Act 2, Scene 4
A room in Duke Orsino’s palace.
- Enter Duke, Viola, Curio, and others.
Orsino2 - 8
- Give me some music. Now good morrow, friends.
- Now, good Cesario, but that piece of song,
- That old and antique song we heard last night;
- Methought it did relieve my passion much,
- More than light airs and recollected terms
- Of these most brisk and giddy-paced times.
- Come, but one verse.
Curio9 - 10
- He is not here, so please your lordship, that should sing
- Who was it?
Curio12 - 13
- Feste the jester, my lord, a fool that the Lady Olivia’s
- father took much delight in. He is about the house.
Orsino14 - 22
- Seek him out, and play the tune the while.
- Exit Curio.
- Music plays.
- Come hither, boy. If ever thou shalt love,
- In the sweet pangs of it remember me;
- For such as I am, all true lovers are,
- Unstaid and skittish in all motions else,
- Save in the constant image of the creature
- That is belov’d. How dost thou like this tune?
Viola23 - 24
- It gives a very echo to the seat
- Where Love is thron’d.
Orsino25 - 28
- Thou dost speak masterly.
- My life upon’t, young though thou art, thine eye
- Hath stay’d upon some favor that it loves.
- Hath it not, boy?
- A little, by your favor.
- What kind of woman is’t?
- Of your complexion.
- She is not worth thee then. What years, i’ faith?
- About your years, my lord.
Orsino34 - 40
- Too old, by heaven. Let still the woman take
- An elder than herself, so wears she to him;
- So sways she level in her husband’s heart.
- For, boy, however we do praise ourselves,
- Our fancies are more giddy and unfirm,
- More longing, wavering, sooner lost and worn,
- Than women’s are.
- I think it well, my lord.
Orsino42 - 45
- Then let thy love be younger than thyself,
- Or thy affection cannot hold the bent;
- For women are as roses, whose fair flow’r
- Being once display’d, doth fall that very hour.
Viola46 - 47
- And so they are; alas, that they are so!
- To die, even when they to perfection grow!
- Enter Curio and Clown.
Orsino49 - 55
- O fellow, come, the song we had last night.
- Mark it, Cesario, it is old and plain.
- The spinsters and the knitters in the sun,
- And the free maids that weave their thread with bones,
- Do use to chaunt it. It is silly sooth,
- And dallies with the innocence of love,
- Like the old age.
- Are you ready, sir?
- Ay, prithee sing.
- Music. The Song
Feste59 - 74
- Come away, come away, death,
- And in sad cypress let me be laid.
- Fly away, fly away, breath,
- I am slain by a fair cruel maid.
- My shroud of white, stuck all with yew,
- O, prepare it!
- My part of death, no one so true
- Did share it.
- Not a flower, not a flower sweet
- On my black coffin let there be strown.
- Not a friend, not a friend greet
- My poor corpse, where my bones shall be thrown.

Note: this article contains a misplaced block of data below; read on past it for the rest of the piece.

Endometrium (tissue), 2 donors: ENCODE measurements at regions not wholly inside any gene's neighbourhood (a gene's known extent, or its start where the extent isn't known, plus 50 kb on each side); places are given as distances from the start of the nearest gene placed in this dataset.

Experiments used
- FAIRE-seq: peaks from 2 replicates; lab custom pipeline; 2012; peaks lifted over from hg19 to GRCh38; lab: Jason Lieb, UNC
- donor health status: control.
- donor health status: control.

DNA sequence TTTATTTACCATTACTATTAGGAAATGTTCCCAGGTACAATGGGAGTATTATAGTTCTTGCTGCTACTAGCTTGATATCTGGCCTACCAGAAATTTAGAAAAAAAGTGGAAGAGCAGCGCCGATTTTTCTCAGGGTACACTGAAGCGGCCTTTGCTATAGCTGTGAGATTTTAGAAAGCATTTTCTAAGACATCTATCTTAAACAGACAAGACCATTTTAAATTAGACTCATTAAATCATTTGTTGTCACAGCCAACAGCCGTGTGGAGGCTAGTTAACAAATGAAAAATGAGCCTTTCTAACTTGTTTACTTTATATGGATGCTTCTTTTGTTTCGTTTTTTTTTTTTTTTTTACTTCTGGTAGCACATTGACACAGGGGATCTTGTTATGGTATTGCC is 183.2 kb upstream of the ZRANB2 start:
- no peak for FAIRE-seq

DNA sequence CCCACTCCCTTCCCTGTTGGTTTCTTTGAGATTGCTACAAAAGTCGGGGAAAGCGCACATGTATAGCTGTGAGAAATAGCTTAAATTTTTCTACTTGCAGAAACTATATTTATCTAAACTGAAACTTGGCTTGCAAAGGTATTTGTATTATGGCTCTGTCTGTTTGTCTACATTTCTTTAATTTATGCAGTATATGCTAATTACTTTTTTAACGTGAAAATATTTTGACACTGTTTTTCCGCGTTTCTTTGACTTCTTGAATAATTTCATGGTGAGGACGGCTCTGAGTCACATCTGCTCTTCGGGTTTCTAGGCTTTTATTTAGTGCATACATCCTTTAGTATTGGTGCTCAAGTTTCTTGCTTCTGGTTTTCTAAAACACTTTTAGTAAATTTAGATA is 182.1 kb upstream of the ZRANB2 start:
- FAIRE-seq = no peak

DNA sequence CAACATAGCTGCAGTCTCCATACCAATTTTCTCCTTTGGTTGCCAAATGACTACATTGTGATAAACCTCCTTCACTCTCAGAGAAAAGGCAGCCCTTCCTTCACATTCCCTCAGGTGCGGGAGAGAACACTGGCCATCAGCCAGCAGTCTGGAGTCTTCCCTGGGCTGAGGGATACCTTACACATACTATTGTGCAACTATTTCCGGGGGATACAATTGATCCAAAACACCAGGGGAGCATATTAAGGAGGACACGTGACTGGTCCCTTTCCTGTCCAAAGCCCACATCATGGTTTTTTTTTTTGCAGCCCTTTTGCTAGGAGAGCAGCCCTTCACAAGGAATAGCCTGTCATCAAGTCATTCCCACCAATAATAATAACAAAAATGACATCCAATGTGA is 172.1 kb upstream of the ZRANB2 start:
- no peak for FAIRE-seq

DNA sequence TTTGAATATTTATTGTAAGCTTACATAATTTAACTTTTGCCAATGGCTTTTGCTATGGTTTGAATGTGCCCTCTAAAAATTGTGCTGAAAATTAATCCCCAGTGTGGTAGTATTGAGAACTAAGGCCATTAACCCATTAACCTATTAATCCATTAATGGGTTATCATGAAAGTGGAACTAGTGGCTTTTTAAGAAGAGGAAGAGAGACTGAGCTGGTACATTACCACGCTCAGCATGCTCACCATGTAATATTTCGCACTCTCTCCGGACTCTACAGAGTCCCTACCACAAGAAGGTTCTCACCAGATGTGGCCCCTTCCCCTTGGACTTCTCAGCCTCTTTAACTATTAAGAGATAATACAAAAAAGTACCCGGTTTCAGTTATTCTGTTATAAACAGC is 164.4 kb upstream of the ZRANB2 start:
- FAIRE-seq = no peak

- A thousand thousand sighs to save,
- Lay me, O, where
- Sad true lover never find my grave,
- To weep there.
- There’s for thy pains.
- No pains, sir, I take pleasure in singing, sir.
- I’ll pay thy pleasure then.
- Truly, sir, and pleasure will be paid, one time or another.
- Give me now leave to leave thee.
Feste80 - 85
- Now the melancholy god protect thee, and the tailor make thy
- doublet of changeable taffeta, for thy mind is a very opal.
- I would have men of such constancy put to sea, that their
- business might be every thing and their intent every where,
- for that’s it that always makes a good voyage of nothing.
Orsino87 - 96
- Let all the rest give place.
- Curio and Attendants retire.
- Once more, Cesario,
- Get thee to yond same sovereign cruelty,
- Tell her, my love, more noble than the world,
- Prizes not quantity of dirty lands;
- The parts that fortune hath bestow’d upon her,
- Tell her, I hold as giddily as fortune;
- But ’tis that miracle and queen of gems
- That nature pranks her in attracts my soul.
- But if she cannot love you, sir?
- I cannot be so answer’d.
Viola99 - 103
- Sooth, but you must.
- Say that some lady, as perhaps there is,
- Hath for your love as great a pang of heart
- As you have for Olivia. You cannot love her;
- You tell her so. Must she not then be answer’d?
Orsino104 - 114
- There is no woman’s sides
- Can bide the beating of so strong a passion
- As love doth give my heart; no woman’s heart
- So big, to hold so much; they lack retention.
- Alas, their love may be call’d appetite,
- No motion of the liver, but the palate,
- That suffer surfeit, cloyment, and revolt,
- But mine is all as hungry as the sea,
- And can digest as much. Make no compare
- Between that love a woman can bear me
- And that I owe Olivia.
- Ay, but I know—
- What dost thou know?
Viola117 - 121
- Too well what love women to men may owe;
- In faith, they are as true of heart as we.
- My father had a daughter lov’d a man
- As it might be perhaps, were I a woman,
- I should your lordship.
- And what’s her history?
Viola123 - 131
- A blank, my lord; she never told her love,
- But let concealment like a worm i’ th’ bud
- Feed on her damask cheek; she pin’d in thought,
- And with a green and yellow melancholy
- She sate like Patience on a monument,
- Smiling at grief. Was not this love indeed?
- We men may say more, swear more, but indeed
- Our shows are more than will; for still we prove
- Much in our vows, but little in our love.
- But died thy sister of her love, my boy?
Viola133 - 135
- I am all the daughters of my father’s house,
- And all the brothers too—and yet I know not.
- Sir, shall I to this lady?
Orsino136 - 138
- Ay, that’s the theme,
- To her in haste; give her this jewel; say
- My love can give no place, bide no denay.